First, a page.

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Explanation of the Decline in Mortality among the Oldest-Old: The Impact of Circulatory Diseases

  • Bernard Jeune
Part of the International Studies in Population book series (ISIP, volume 4)

Today’s oldest-olds have benefited from the improved conditions in the first half of the 1900swhich led to the dramatic decline in infant mortality and the most important causes of death, such as perinatal diseases, infectious diseases, tuberculosis, and respiratory diseases. These improved conditions were probably mainly socioeconomic, such as improvement of living and sanitary conditions, education, and personal hygiene, and much less related to medical improvements (McKeown 1965). However, better nutrition, including vitamins, and vaccinations probably also played a not negligible role in the first half of the 1900s. The improved nutrition at the beginning of the 1900s might even have contributed to the mortality decline several decades later, if reduced growth in utero and in early life really is related to adverse health outcome later in life, such as higher mortality from cardiovascular diseases (Barker 1998). But other studies do not support this fetal-origin hypothesis (Christensen et al. 1995; Kannisto et al. 1997; Stanner et al. 1997).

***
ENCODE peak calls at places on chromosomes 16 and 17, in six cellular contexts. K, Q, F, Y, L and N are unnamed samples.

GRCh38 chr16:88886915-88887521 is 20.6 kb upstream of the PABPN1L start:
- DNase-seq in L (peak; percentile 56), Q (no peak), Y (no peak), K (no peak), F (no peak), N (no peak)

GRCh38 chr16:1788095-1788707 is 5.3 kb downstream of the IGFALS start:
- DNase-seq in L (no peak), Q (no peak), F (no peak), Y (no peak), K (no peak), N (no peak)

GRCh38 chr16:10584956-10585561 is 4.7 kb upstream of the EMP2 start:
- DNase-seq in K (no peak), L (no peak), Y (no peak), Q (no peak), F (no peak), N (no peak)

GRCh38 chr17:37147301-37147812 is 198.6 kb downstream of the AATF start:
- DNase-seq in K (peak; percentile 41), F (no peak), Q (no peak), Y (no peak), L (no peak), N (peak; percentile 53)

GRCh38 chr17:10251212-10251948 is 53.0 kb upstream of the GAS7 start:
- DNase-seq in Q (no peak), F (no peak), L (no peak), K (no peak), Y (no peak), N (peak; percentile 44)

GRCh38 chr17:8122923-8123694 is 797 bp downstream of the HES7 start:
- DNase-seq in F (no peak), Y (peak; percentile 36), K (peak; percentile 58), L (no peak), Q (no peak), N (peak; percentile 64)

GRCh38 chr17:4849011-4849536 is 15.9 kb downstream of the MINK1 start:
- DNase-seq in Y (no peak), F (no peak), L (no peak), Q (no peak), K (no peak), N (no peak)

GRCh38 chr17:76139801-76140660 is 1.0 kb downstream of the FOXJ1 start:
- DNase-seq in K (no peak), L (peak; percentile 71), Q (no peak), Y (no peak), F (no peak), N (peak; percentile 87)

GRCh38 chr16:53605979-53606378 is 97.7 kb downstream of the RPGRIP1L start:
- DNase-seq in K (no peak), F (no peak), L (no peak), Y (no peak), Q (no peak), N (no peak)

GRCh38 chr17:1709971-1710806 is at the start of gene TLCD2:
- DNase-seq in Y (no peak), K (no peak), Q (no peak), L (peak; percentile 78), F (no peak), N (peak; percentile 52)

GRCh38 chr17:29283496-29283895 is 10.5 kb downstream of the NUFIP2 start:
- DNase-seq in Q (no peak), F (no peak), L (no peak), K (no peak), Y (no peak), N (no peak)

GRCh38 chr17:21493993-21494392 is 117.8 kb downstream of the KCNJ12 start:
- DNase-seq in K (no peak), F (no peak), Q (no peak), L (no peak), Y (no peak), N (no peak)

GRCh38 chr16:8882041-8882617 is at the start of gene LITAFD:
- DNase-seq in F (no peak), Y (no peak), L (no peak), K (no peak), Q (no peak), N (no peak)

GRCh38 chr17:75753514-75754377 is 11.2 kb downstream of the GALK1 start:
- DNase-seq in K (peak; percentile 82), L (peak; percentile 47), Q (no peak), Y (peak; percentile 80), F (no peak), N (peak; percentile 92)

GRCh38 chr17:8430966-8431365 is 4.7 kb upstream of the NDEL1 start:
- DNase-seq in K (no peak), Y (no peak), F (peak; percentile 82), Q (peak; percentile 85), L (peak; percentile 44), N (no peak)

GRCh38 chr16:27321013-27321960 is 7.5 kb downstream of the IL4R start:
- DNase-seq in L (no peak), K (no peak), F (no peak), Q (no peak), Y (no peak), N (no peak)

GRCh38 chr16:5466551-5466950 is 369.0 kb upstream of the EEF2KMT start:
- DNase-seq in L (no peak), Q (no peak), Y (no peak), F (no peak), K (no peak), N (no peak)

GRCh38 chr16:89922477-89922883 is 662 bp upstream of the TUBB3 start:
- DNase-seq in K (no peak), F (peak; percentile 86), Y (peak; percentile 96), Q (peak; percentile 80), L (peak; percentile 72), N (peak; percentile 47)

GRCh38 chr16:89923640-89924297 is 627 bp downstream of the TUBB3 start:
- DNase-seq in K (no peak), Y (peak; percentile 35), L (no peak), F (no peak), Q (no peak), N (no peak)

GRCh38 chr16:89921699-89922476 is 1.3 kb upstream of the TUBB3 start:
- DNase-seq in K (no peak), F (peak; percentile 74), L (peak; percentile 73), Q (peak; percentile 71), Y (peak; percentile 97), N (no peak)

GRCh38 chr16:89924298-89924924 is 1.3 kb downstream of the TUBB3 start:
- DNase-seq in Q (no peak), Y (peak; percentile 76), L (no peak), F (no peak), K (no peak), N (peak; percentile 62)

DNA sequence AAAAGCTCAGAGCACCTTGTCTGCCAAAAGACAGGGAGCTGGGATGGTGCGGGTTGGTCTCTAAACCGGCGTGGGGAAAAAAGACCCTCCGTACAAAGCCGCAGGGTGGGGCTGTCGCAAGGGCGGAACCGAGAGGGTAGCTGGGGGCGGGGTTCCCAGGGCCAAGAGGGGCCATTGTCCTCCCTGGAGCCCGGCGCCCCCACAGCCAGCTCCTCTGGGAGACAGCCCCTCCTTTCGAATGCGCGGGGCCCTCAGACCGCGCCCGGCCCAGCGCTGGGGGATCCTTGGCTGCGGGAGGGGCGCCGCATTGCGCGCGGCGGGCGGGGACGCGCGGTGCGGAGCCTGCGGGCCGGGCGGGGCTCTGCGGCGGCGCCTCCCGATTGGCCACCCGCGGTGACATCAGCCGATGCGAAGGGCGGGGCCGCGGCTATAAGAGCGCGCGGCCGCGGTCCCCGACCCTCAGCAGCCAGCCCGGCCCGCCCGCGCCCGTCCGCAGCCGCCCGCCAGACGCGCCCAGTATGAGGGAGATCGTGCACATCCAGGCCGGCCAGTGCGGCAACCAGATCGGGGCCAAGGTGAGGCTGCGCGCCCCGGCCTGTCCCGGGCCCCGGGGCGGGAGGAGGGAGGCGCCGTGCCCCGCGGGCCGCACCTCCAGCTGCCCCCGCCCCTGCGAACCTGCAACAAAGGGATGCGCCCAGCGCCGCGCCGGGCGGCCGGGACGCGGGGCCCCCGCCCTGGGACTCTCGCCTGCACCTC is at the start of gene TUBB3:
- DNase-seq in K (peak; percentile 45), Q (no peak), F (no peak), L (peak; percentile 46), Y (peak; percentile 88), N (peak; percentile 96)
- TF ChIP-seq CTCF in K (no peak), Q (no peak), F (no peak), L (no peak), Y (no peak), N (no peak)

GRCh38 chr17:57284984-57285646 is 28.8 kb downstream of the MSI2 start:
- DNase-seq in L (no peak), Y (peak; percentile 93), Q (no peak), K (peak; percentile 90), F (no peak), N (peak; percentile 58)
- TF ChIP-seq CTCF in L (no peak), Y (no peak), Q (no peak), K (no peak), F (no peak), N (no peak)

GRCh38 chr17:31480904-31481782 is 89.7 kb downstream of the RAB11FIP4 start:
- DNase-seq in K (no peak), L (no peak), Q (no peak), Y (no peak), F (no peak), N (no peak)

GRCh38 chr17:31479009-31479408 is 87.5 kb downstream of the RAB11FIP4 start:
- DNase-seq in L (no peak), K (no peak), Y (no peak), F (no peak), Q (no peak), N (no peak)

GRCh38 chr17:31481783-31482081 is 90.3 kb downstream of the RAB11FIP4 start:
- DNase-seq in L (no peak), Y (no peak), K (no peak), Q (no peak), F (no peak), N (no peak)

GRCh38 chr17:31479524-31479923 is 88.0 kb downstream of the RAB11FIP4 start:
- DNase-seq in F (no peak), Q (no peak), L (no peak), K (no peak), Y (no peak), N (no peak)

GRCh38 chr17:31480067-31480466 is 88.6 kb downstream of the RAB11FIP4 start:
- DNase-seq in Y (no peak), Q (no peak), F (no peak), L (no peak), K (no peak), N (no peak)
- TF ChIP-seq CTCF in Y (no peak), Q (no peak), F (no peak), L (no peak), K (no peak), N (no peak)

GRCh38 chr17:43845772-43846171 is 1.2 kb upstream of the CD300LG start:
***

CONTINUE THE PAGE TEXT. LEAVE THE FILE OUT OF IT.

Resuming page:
Keywords

Coronary Heart Disease Acute Myocardial Infarction Acute Myocardial Infarction Coronary Heart Disease Mortality Stroke Mortality 
These keywords were added by machine and not by the authors. This process is experimental and the keywords may be updated as the learning algorithm improves.

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Copyright information

© Springer 2007

Authors and Affiliations

  • Bernard Jeune
    • 1
  1. 1.Dept. of Epidemiology, Institute of Public Health, and Ageing Research CentreUniversity of Southern DenmarkDenmark

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